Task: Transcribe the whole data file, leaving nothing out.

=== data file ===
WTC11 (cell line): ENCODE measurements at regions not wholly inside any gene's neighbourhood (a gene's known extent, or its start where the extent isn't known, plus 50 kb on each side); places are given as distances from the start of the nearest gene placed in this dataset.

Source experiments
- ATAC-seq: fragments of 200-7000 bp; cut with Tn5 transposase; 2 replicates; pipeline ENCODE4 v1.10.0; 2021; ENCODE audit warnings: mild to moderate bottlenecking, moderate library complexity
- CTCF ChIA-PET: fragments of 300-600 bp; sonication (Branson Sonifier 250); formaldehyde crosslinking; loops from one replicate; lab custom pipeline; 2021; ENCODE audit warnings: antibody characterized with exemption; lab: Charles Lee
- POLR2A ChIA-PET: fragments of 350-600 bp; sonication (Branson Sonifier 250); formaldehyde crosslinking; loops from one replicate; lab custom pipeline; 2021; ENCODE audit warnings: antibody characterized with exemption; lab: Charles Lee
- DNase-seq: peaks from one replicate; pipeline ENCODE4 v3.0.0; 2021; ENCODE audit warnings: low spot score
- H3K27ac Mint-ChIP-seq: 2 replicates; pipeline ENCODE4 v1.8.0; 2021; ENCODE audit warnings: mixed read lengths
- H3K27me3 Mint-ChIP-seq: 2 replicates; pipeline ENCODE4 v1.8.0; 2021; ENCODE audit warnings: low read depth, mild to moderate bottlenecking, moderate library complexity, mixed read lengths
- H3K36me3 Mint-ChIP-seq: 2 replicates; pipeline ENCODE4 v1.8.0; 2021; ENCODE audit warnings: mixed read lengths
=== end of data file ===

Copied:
WTC11 (cell line): ENCODE measurements at regions not wholly inside any gene's neighbourhood (a gene's known extent, or its start where the extent isn't known, plus 50 kb on each side); places are given as distances from the start of the nearest gene placed in this dataset.

Source experiments
- ATAC-seq: fragments of 200-7000 bp; cut with Tn5 transposase; 2 replicates; pipeline ENCODE4 v1.10.0; 2021; ENCODE audit warnings: mild to moderate bottlenecking, moderate library complexity
- CTCF ChIA-PET: fragments of 300-600 bp; sonication (Branson Sonifier 250); formaldehyde crosslinking; loops from one replicate; lab custom pipeline; 2021; ENCODE audit warnings: antibody characterized with exemption; lab: Charles Lee
- POLR2A ChIA-PET: fragments of 350-600 bp; sonication (Branson Sonifier 250); formaldehyde crosslinking; loops from one replicate; lab custom pipeline; 2021; ENCODE audit warnings: antibody characterized with exemption; lab: Charles Lee
- DNase-seq: peaks from one replicate; pipeline ENCODE4 v3.0.0; 2021; ENCODE audit warnings: low spot score
- H3K27ac Mint-ChIP-seq: 2 replicates; pipeline ENCODE4 v1.8.0; 2021; ENCODE audit warnings: mixed read lengths
- H3K27me3 Mint-ChIP-seq: 2 replicates; pipeline ENCODE4 v1.8.0; 2021; ENCODE audit warnings: low read depth, mild to moderate bottlenecking, moderate library complexity, mixed read lengths
- H3K36me3 Mint-ChIP-seq: 2 replicates; pipeline ENCODE4 v1.8.0; 2021; ENCODE audit warnings: mixed read lengths